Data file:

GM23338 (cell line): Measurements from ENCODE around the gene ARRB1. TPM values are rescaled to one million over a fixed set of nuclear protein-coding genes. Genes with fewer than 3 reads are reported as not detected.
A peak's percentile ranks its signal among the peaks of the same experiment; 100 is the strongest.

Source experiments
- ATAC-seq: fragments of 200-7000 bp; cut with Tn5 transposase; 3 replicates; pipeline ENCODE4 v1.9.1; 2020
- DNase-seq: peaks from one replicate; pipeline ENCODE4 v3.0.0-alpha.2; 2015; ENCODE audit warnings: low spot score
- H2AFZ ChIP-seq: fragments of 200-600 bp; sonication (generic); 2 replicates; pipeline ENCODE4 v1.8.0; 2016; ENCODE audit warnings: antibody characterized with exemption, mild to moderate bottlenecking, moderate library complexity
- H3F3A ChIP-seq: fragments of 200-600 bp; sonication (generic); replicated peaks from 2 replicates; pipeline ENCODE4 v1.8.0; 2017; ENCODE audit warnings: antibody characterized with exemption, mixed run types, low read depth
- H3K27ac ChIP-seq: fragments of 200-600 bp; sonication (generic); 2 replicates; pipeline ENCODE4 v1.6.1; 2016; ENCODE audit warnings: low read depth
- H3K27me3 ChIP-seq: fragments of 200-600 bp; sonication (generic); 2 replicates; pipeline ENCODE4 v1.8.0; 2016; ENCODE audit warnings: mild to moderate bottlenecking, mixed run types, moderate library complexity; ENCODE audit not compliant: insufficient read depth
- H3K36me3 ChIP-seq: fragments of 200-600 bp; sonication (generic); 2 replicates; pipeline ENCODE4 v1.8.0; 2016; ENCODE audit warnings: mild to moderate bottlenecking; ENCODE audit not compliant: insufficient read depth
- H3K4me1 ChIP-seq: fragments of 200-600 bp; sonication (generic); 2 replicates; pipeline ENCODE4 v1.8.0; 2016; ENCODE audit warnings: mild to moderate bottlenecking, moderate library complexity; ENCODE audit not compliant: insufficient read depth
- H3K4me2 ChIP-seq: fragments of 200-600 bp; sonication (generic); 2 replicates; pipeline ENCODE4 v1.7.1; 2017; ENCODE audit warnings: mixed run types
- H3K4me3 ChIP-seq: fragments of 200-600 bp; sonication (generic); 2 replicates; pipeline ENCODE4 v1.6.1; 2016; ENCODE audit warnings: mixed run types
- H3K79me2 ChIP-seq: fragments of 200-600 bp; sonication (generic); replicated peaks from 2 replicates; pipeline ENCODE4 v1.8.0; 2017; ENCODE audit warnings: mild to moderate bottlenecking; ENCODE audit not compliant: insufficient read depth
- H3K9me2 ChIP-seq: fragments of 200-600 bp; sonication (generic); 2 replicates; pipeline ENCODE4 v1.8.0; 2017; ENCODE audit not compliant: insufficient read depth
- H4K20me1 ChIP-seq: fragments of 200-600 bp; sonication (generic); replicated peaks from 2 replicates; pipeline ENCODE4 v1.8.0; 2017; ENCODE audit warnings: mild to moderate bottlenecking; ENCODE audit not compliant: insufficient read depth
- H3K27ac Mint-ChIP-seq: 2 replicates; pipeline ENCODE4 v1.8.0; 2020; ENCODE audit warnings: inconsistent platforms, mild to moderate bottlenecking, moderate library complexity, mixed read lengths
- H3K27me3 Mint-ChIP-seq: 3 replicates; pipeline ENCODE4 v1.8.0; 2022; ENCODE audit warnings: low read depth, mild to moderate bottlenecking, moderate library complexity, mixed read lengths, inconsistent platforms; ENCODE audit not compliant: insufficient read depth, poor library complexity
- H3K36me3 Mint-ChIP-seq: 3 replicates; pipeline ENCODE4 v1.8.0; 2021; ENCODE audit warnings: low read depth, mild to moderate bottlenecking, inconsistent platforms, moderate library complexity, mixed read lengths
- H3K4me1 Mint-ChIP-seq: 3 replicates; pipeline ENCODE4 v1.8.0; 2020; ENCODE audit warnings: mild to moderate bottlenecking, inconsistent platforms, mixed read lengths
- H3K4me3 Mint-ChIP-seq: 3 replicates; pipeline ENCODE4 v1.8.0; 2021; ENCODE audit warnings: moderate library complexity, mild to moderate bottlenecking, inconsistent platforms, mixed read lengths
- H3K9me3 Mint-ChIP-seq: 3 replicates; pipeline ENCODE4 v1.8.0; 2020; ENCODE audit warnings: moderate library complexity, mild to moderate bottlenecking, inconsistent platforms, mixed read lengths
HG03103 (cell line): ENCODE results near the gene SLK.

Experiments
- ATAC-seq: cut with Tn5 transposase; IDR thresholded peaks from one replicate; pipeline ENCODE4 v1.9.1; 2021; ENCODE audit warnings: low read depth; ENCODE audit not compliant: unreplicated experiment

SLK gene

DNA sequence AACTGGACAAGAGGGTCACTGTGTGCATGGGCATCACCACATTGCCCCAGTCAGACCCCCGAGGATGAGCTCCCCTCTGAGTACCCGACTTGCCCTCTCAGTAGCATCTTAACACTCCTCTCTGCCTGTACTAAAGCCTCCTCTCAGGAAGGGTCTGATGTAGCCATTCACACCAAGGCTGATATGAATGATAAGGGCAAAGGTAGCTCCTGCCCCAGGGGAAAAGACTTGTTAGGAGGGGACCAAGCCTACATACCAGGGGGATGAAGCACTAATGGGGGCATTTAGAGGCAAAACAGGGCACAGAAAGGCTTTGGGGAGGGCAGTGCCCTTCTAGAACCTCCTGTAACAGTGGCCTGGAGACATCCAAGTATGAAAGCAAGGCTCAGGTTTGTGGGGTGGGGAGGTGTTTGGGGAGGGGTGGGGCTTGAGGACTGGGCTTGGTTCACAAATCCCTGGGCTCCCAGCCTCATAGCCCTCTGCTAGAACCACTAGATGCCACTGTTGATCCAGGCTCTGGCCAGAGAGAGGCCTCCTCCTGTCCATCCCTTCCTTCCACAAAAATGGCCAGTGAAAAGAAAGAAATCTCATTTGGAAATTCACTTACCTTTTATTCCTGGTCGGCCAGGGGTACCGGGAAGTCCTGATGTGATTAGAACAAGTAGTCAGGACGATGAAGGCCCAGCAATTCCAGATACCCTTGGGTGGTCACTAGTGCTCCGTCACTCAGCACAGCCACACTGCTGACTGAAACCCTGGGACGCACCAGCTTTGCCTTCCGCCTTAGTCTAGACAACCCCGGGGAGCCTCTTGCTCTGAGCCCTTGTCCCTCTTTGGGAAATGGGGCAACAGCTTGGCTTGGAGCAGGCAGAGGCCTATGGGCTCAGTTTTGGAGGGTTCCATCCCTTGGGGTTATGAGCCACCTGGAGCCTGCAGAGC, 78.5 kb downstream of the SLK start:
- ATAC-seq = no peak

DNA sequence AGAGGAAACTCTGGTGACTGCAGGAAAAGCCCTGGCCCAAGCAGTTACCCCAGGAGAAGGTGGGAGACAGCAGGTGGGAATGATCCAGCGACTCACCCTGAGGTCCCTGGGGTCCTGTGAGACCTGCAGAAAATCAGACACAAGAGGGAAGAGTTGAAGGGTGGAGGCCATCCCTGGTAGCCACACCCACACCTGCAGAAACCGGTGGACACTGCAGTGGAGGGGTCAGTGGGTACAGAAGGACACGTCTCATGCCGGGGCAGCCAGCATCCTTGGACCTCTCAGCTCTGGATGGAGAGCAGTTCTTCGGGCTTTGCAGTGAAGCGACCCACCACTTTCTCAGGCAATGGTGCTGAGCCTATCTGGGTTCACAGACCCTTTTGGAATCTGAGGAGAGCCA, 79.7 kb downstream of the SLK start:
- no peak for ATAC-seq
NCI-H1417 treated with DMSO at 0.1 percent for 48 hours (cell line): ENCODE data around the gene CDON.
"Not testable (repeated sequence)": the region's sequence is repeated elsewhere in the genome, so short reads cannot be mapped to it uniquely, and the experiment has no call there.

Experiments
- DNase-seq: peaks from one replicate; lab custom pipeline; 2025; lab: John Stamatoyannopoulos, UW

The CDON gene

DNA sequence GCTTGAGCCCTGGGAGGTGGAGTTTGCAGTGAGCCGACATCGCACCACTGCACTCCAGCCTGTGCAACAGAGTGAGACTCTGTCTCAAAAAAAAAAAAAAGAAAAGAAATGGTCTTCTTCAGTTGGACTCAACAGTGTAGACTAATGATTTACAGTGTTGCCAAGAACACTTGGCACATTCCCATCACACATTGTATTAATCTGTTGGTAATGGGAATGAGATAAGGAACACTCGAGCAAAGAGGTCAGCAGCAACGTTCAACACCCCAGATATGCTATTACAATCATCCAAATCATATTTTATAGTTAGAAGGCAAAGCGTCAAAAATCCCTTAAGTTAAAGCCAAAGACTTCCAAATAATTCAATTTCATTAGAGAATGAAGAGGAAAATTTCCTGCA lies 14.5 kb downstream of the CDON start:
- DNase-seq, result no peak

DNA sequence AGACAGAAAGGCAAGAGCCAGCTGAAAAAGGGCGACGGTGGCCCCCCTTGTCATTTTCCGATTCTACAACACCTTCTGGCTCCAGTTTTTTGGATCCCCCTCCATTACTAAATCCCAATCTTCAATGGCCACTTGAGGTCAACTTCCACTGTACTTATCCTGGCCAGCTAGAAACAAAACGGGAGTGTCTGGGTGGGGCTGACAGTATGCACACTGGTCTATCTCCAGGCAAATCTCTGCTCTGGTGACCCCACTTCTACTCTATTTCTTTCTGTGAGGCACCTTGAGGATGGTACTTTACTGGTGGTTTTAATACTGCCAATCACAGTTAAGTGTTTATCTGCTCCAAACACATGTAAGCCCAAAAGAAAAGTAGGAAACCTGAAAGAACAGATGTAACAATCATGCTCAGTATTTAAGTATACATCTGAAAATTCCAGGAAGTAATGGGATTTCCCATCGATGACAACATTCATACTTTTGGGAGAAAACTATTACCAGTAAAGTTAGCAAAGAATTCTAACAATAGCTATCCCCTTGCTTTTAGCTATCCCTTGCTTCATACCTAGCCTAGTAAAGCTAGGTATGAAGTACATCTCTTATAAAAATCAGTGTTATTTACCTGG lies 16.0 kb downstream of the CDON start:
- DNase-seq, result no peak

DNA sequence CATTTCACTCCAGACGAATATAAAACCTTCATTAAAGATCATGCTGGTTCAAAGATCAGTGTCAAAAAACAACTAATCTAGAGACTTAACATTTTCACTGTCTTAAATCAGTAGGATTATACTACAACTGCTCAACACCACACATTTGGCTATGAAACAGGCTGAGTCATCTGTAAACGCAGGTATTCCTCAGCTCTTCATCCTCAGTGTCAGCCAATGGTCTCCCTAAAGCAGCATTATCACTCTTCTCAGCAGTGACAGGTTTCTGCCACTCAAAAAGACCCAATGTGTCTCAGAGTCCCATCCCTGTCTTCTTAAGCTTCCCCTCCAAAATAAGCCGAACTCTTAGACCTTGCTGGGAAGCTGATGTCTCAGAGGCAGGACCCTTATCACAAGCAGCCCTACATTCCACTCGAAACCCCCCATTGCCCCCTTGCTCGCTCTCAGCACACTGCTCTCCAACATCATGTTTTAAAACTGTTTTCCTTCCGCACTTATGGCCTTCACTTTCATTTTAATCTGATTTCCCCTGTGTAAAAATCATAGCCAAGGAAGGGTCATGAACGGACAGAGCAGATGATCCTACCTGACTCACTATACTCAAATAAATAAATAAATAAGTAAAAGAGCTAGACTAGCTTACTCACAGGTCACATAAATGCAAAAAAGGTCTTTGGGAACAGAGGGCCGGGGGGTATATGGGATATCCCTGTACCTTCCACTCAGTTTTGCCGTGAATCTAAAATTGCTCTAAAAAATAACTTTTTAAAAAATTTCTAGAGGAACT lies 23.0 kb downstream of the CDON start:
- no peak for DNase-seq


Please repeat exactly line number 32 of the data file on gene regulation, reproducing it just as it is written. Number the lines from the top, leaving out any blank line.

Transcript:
"Not testable (repeated sequence)": the region's sequence is repeated elsewhere in the genome, so short reads cannot be mapped to it uniquely, and the experiment has no call there.